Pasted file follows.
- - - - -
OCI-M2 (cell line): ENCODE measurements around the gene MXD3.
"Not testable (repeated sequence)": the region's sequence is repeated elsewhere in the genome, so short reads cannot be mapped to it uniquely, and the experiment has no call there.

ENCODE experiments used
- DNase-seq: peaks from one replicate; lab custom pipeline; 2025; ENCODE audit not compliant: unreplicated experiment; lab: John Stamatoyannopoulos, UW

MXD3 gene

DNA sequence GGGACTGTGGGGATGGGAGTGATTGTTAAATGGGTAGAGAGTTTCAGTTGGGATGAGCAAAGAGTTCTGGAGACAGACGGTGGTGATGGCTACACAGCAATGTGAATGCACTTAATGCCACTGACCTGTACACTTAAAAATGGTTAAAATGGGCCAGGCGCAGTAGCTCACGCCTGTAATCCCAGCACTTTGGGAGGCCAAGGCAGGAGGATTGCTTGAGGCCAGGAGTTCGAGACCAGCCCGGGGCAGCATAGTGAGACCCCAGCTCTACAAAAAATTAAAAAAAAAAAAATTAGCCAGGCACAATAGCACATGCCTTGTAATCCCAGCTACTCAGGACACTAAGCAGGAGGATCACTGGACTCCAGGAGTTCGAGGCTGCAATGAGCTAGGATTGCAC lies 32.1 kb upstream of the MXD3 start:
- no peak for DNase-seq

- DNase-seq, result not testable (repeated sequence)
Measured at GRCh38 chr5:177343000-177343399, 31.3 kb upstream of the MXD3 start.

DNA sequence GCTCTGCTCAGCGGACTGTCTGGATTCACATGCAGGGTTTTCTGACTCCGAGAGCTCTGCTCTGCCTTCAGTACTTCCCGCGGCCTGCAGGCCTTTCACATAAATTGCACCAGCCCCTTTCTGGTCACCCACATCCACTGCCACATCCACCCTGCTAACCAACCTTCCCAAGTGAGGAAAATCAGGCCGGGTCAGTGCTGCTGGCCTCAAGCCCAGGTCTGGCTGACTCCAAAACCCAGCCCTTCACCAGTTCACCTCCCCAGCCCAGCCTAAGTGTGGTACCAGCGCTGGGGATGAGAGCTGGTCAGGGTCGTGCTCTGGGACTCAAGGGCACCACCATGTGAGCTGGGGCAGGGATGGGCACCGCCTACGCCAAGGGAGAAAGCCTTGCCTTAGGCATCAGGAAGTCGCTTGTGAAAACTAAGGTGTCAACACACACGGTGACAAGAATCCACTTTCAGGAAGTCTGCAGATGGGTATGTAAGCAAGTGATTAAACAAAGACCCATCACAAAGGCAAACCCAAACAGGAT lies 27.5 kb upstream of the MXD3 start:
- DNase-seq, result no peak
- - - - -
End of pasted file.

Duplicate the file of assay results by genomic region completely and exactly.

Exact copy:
OCI-M2 (cell line): ENCODE measurements around the gene MXD3.
"Not testable (repeated sequence)": the region's sequence is repeated elsewhere in the genome, so short reads cannot be mapped to it uniquely, and the experiment has no call there.

ENCODE experiments used
- DNase-seq: peaks from one replicate; lab custom pipeline; 2025; ENCODE audit not compliant: unreplicated experiment; lab: John Stamatoyannopoulos, UW

MXD3 gene

DNA sequence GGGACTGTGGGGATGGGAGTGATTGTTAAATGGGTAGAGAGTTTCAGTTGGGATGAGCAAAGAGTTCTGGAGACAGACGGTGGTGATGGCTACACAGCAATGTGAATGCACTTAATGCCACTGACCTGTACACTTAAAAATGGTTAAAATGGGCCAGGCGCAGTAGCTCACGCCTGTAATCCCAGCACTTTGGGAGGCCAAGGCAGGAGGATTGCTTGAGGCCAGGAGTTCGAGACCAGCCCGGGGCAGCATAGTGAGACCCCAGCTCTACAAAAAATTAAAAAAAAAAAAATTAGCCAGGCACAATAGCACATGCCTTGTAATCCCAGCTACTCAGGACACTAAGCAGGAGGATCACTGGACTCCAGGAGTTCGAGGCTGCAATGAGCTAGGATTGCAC lies 32.1 kb upstream of the MXD3 start:
- no peak for DNase-seq

- DNase-seq, result not testable (repeated sequence)
Measured at GRCh38 chr5:177343000-177343399, 31.3 kb upstream of the MXD3 start.

DNA sequence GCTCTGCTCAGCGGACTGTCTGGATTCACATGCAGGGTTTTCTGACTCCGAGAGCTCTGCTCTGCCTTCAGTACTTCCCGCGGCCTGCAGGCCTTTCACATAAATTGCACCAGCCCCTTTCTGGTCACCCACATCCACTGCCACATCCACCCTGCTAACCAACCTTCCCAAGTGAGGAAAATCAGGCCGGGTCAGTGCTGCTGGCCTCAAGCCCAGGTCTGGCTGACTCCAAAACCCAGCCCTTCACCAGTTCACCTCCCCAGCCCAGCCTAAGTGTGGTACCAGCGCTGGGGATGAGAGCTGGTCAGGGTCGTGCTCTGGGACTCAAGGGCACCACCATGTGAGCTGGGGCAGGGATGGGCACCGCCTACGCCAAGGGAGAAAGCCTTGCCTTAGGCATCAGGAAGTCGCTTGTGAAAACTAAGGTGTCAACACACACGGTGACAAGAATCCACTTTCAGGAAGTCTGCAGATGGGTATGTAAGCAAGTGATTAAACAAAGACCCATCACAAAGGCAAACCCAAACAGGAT lies 27.5 kb upstream of the MXD3 start:
- DNase-seq, result no peak